MANILA - The Chinese Embassy has reiterated to the media its earlier statement to address concerns over its Coast Guard Law and a maritime measure that reportedly requires foreign vessels to give notice before entering what China claims to be its territorial waters.
The Embassy was being asked to react to a statement made by a United States Coast Guard official who recently expressed concern that this reported law can be a foundation for “instability and potential conflicts.”
China’s new coast guard law, which took effect on Feb. 1 this year, authorizes the Chinese coast guard to fire at other countries' ships that fish or conduct economic activities in waters claimed by China, even if these are “situated beyond the territorial sea, exclusive economic zone, or extended continental shelf of China.”
The Chinese Embassy’s statement in February stated that the Coast Guard Law conforms to international conventions and the practices of the international community” and “doesn't specifically target any certain country.”
“China Coast Guard is an administrative law enforcement agency. The formulation of the Coast Guard Law is a normal domestic legislative activity of China. The content of the law conforms to international conventions and the practices of the international community,” China's statement in February read.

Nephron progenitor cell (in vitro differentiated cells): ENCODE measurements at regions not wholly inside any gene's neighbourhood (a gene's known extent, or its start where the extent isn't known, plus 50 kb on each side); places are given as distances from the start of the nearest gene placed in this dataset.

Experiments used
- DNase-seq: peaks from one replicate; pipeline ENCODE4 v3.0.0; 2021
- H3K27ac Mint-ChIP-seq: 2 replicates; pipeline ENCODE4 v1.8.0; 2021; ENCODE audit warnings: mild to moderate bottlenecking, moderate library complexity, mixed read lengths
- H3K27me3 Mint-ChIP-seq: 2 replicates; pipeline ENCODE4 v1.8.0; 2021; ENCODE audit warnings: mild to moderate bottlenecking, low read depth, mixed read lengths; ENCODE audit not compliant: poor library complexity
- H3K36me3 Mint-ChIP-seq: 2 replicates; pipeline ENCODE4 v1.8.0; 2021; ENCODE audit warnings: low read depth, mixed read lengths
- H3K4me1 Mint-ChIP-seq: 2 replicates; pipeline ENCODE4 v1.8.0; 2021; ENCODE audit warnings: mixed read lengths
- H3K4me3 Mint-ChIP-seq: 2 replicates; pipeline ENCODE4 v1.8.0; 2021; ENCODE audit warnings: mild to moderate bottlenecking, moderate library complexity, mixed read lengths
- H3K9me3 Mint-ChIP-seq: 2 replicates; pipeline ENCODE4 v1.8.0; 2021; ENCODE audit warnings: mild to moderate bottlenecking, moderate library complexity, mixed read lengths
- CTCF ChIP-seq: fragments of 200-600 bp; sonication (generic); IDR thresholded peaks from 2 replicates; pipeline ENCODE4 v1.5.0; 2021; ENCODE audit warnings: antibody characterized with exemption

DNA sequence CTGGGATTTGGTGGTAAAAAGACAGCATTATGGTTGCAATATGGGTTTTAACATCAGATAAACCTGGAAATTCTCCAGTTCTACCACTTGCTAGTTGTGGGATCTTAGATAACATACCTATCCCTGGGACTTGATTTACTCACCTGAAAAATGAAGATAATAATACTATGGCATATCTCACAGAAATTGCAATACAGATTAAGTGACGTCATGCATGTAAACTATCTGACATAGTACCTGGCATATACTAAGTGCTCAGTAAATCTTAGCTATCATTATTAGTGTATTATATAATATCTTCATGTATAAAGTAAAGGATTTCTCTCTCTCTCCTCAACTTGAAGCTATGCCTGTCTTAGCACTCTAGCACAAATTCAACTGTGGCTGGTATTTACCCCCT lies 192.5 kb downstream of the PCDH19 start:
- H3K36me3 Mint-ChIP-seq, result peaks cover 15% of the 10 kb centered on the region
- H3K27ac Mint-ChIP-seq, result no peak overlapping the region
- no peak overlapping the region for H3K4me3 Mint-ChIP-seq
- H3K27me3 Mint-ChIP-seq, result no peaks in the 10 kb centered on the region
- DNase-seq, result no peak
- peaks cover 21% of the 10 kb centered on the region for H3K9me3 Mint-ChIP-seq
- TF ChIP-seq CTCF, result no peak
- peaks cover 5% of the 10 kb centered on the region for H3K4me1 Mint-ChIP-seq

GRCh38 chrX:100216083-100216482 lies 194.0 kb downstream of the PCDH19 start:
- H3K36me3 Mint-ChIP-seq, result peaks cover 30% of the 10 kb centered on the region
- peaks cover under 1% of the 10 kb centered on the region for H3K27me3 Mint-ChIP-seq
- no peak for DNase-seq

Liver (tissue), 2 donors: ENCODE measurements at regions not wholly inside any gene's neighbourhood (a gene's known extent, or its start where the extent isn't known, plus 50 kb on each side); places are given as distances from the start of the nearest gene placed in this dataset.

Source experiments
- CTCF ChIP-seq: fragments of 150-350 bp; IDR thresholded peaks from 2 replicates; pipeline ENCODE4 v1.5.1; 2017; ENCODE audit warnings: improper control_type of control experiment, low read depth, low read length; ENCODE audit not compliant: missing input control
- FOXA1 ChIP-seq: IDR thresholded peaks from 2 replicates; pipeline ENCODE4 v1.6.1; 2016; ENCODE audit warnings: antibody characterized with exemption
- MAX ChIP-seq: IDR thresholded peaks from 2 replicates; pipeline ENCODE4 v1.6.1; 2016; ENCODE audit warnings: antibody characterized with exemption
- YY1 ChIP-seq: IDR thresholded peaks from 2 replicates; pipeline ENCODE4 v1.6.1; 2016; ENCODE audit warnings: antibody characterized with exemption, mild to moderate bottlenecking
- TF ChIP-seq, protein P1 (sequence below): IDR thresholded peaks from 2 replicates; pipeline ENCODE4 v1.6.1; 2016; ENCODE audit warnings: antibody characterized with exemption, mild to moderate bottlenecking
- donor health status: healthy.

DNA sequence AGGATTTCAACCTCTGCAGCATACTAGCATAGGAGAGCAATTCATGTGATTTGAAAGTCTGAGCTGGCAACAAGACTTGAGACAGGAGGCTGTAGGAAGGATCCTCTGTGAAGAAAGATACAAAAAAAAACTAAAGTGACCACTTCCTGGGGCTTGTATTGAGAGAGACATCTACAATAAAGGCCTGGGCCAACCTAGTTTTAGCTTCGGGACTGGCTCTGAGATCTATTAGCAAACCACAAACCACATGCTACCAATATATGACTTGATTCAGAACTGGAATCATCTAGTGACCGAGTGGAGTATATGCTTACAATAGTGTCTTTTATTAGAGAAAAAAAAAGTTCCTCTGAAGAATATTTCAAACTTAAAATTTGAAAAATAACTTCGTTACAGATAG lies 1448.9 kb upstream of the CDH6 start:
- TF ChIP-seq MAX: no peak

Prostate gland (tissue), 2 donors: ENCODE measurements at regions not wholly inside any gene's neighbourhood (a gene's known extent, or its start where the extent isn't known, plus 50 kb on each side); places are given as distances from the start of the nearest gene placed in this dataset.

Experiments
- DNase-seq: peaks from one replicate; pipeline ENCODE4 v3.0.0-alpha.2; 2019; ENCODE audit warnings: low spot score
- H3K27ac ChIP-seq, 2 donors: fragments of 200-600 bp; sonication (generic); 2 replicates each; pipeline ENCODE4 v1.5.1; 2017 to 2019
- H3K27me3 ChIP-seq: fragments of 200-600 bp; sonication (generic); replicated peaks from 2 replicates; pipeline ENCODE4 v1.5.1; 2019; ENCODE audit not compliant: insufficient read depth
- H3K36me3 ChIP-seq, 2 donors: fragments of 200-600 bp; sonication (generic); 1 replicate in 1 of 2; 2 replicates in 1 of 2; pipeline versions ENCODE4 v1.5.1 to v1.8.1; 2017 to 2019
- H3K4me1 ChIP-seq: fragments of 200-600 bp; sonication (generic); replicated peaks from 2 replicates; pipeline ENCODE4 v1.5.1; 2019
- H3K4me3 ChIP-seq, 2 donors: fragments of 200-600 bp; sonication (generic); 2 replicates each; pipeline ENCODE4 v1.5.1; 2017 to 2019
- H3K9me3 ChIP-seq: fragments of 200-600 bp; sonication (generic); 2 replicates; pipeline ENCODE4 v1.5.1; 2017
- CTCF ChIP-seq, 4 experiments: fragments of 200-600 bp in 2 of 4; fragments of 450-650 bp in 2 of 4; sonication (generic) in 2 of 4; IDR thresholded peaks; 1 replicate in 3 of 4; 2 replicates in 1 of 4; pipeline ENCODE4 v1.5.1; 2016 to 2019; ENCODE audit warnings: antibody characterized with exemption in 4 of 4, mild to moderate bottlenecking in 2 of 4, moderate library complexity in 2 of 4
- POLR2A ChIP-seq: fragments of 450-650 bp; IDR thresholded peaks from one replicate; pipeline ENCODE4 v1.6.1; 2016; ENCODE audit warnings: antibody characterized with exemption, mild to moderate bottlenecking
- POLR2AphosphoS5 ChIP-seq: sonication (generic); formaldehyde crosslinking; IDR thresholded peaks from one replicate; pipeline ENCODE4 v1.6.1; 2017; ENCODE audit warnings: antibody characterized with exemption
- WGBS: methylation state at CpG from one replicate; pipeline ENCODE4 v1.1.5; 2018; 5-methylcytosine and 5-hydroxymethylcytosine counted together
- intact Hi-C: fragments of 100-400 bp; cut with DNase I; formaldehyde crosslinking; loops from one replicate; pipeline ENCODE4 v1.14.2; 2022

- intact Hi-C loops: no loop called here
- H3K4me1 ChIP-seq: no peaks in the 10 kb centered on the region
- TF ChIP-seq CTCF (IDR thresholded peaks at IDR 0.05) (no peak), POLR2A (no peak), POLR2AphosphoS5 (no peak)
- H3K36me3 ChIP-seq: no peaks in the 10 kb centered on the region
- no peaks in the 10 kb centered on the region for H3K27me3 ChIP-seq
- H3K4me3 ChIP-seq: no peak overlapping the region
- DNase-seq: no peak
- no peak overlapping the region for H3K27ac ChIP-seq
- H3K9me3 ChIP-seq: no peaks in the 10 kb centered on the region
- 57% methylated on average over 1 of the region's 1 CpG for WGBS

It added that China remained committed to “managing differences with countries including the Philippines through dialogue and consultations and upholding peace and stability in the South China Sea.”
The international Permanent Court of Arbitration invalidated China's sweeping claims over almost the entire South China Sea in a ruling in 2016.
Beijing continues to disregard the ruling as it continued to build islands in the resource-rich waters and has allegedly blocked fishermen from the Philippines and other coastal states from accessing it.
“Enacting such a coast guard law is not unique to China, but a sovereign right to all. Many countries have enacted similar legislation. It is the Philippine Coast Guard Law of 2009 that established the PCG as an armed and uniformed service. None of these laws have been seen as a threat of war."
The Chinese Embassy also pointed out that “[s]ome forces in the Philippines, either for their own political interests or out of prejudice toward China” have “misinterpreted China's normal legislation.”
The Philippines in January filed a diplomatic protest against China’s new coast guard law, with Foreign Affairs Secretary Teodoro Locsin Jr. saying the law involves the contested South China Sea and is a “verbal threat of war to any country that defies the law.”
Malacañang, meanwhile, had said China's laws must follow obligations under the United Nations Convention on the Law of the Sea, which only allows the use of force in "well-defined exceptions" like self-defense and authorization from the UN Security Council.
- Willard Cheng, ABS-CBN News